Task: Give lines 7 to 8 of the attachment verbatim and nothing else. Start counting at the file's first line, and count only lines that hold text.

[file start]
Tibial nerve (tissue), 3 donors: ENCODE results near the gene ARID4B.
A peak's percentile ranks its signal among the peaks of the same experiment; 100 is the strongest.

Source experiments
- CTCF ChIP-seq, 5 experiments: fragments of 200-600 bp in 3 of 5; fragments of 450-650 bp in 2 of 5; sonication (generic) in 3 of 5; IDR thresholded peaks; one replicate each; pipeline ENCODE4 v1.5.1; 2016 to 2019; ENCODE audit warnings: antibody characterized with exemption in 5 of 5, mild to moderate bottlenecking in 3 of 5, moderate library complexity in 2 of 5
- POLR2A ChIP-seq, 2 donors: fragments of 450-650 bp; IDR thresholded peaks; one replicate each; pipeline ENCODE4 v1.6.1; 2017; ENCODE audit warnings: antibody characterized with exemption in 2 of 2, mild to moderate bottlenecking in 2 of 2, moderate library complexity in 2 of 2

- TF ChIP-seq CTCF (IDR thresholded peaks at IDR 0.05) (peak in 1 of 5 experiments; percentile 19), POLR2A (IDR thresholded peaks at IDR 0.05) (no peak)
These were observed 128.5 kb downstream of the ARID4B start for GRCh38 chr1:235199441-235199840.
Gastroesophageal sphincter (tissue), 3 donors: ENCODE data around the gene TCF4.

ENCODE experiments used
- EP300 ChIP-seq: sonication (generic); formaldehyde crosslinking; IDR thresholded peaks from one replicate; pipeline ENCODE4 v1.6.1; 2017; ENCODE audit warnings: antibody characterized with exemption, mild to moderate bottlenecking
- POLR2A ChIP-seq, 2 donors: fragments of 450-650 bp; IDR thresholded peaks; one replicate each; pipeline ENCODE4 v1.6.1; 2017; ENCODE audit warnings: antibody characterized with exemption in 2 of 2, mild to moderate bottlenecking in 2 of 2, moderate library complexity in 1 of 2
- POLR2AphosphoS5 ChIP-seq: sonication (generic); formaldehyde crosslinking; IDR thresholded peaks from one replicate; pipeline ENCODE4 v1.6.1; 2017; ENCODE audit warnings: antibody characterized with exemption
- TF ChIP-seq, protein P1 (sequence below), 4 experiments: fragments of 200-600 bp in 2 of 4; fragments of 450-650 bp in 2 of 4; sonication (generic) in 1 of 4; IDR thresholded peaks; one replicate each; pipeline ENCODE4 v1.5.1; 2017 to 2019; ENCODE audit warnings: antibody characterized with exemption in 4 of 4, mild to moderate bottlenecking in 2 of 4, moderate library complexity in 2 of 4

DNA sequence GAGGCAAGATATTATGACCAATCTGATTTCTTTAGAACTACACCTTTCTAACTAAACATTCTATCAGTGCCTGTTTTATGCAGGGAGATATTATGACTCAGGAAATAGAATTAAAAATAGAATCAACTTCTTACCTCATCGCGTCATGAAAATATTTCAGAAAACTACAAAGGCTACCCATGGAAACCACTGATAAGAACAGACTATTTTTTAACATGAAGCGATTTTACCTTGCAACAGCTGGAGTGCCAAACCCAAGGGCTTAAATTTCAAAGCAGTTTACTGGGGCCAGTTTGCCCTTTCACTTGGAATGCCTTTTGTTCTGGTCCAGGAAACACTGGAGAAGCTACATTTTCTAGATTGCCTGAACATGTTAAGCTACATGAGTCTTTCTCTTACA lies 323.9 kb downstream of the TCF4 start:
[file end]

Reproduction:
These were observed 128.5 kb downstream of the ARID4B start for GRCh38 chr1:235199441-235199840.
Gastroesophageal sphincter (tissue), 3 donors: ENCODE data around the gene TCF4.